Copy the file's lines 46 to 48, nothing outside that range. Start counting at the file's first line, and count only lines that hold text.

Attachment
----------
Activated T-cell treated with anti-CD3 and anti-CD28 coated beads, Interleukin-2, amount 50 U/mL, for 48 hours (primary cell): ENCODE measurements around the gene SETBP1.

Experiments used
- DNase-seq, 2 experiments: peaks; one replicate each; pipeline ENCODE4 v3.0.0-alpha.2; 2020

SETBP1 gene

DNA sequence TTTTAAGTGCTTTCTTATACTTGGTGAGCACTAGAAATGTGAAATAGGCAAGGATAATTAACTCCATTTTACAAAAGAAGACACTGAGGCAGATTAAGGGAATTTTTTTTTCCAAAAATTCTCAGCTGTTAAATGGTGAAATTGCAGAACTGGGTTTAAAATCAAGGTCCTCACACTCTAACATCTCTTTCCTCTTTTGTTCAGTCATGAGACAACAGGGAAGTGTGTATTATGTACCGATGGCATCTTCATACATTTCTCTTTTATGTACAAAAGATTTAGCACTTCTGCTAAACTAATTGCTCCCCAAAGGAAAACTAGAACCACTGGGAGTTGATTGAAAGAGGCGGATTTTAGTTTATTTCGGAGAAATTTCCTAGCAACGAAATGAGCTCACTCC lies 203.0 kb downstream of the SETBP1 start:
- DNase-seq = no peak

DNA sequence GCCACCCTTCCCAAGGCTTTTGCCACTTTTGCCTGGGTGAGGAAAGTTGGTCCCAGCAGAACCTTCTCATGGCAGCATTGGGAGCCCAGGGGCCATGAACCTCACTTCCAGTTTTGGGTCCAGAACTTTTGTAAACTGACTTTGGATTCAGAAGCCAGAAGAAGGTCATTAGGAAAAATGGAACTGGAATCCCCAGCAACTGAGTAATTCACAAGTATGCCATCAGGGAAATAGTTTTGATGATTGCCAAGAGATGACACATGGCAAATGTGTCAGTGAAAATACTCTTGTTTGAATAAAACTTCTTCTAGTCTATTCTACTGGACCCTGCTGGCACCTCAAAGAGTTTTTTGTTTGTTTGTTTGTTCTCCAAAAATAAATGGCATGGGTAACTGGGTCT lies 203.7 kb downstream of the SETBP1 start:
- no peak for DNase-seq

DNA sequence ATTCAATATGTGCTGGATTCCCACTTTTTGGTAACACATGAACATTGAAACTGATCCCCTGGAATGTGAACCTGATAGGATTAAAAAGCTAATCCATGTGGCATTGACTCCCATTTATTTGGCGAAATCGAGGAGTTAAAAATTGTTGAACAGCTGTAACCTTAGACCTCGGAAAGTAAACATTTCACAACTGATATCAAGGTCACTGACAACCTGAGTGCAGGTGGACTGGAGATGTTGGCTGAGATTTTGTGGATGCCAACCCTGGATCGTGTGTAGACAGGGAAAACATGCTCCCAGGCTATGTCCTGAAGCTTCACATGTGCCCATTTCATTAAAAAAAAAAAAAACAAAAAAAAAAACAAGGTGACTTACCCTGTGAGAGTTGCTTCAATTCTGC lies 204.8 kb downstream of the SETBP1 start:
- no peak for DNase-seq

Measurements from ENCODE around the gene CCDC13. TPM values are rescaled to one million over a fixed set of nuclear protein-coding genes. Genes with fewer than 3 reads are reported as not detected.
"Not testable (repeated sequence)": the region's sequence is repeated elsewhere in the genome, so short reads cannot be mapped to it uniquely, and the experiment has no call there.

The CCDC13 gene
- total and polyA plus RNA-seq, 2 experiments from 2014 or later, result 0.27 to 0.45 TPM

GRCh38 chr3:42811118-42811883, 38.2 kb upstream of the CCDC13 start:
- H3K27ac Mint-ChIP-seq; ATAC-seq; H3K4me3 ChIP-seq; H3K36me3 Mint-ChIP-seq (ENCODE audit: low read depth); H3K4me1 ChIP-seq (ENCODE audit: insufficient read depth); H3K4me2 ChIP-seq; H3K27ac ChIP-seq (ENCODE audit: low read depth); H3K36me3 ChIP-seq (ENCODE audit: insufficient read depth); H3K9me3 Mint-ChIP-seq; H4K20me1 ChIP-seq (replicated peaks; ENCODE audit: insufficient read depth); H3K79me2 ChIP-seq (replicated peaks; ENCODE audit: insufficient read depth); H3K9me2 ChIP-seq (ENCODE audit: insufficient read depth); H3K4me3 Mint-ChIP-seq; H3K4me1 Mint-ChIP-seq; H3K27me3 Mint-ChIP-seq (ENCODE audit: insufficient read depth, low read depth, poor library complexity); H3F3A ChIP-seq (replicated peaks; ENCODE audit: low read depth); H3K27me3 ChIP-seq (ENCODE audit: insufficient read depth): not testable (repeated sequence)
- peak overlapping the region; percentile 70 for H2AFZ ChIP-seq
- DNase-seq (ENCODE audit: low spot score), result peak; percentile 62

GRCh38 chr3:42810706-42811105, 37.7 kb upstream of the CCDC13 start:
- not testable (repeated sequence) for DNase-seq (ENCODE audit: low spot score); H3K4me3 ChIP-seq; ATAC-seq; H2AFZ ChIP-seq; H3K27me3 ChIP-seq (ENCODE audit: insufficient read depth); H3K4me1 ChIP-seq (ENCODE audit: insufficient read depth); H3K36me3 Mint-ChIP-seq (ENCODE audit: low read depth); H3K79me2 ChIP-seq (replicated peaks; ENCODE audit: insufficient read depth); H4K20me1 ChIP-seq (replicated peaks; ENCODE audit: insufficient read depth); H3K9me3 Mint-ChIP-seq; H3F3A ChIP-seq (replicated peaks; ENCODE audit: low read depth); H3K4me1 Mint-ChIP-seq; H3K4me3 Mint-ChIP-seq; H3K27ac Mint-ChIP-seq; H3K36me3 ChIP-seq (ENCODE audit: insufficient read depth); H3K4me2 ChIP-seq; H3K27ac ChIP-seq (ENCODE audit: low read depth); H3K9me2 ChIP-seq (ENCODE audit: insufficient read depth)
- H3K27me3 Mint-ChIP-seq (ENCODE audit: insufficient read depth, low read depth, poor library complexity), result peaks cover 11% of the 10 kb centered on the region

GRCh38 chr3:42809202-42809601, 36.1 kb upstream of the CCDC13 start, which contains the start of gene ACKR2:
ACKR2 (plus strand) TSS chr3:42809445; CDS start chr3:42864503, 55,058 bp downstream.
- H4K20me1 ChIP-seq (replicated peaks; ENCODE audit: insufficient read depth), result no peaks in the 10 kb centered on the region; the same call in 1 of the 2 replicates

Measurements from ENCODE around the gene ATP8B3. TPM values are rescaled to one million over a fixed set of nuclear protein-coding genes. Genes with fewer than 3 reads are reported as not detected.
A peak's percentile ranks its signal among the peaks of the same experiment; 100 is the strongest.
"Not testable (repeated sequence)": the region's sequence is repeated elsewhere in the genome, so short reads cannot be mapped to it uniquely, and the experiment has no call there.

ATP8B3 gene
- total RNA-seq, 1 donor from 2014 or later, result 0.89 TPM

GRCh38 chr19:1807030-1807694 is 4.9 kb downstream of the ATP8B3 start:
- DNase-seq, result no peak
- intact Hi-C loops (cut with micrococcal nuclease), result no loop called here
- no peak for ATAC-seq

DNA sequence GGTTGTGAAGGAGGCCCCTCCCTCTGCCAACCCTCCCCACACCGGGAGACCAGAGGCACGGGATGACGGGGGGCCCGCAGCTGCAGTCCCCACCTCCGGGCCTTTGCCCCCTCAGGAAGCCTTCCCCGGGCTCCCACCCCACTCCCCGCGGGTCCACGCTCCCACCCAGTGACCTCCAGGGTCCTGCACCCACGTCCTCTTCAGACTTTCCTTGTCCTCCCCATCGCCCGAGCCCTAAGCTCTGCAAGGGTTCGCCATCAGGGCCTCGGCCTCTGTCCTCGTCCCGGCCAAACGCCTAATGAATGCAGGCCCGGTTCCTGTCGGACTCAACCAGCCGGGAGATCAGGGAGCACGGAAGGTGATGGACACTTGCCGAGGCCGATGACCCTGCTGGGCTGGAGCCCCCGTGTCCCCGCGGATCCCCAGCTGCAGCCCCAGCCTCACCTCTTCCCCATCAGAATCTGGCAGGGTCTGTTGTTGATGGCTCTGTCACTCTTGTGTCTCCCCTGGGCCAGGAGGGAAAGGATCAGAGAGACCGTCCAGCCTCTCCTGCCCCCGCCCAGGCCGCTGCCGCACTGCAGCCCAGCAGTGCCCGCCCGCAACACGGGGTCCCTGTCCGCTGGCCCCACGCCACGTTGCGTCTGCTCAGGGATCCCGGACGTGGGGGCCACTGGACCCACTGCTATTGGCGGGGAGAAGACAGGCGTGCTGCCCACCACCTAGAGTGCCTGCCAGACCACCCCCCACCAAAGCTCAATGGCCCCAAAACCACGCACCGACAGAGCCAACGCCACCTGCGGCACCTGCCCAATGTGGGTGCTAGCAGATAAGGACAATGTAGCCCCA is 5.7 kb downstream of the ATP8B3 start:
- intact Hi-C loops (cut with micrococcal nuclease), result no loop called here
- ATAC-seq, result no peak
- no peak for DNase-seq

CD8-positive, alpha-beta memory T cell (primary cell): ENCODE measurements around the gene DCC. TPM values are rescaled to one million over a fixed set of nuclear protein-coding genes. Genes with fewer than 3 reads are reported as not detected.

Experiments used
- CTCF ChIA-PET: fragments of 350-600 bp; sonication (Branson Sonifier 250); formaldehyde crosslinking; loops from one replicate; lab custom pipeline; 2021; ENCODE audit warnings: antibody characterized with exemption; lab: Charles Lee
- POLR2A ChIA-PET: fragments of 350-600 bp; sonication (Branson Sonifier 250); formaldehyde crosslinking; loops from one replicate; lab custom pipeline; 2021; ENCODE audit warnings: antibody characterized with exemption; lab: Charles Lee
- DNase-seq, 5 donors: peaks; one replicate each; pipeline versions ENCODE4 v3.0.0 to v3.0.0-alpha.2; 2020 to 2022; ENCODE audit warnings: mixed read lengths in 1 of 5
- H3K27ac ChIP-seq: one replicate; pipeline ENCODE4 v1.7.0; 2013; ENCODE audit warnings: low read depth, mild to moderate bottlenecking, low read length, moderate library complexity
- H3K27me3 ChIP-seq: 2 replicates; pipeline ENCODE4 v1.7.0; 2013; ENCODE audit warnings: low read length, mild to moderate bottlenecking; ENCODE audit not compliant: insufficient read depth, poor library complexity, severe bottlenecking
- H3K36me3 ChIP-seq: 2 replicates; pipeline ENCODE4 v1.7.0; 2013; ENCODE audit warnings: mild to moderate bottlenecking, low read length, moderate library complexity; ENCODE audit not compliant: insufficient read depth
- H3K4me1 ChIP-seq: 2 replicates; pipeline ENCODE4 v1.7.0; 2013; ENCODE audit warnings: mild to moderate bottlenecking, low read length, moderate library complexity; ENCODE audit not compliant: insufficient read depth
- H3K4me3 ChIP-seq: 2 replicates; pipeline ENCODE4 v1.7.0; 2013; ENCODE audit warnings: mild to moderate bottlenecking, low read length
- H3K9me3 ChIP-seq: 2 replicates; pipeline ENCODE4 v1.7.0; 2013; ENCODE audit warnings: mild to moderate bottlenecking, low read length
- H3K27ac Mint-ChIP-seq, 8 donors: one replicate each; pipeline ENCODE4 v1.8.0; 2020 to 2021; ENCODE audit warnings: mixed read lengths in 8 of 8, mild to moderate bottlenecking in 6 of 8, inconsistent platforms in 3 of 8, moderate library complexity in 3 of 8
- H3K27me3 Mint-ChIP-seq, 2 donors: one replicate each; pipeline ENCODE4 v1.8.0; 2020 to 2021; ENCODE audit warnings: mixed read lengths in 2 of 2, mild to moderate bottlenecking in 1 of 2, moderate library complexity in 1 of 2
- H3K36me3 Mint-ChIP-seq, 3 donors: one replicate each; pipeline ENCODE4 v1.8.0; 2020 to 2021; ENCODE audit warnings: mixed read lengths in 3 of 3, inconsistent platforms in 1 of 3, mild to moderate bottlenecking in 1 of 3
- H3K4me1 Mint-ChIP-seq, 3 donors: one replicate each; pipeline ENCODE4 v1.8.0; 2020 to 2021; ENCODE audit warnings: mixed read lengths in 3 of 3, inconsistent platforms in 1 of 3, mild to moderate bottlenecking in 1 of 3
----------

- H3K4me1 ChIP-seq: 2 replicates; pipeline ENCODE4 v1.7.0; 2013; ENCODE audit warnings: mild to moderate bottlenecking, low read length, moderate library complexity; ENCODE audit not compliant: insufficient read depth
- H3K4me3 ChIP-seq: 2 replicates; pipeline ENCODE4 v1.7.0; 2013; ENCODE audit warnings: mild to moderate bottlenecking, low read length
- H3K9me3 ChIP-seq: 2 replicates; pipeline ENCODE4 v1.7.0; 2013; ENCODE audit warnings: mild to moderate bottlenecking, low read length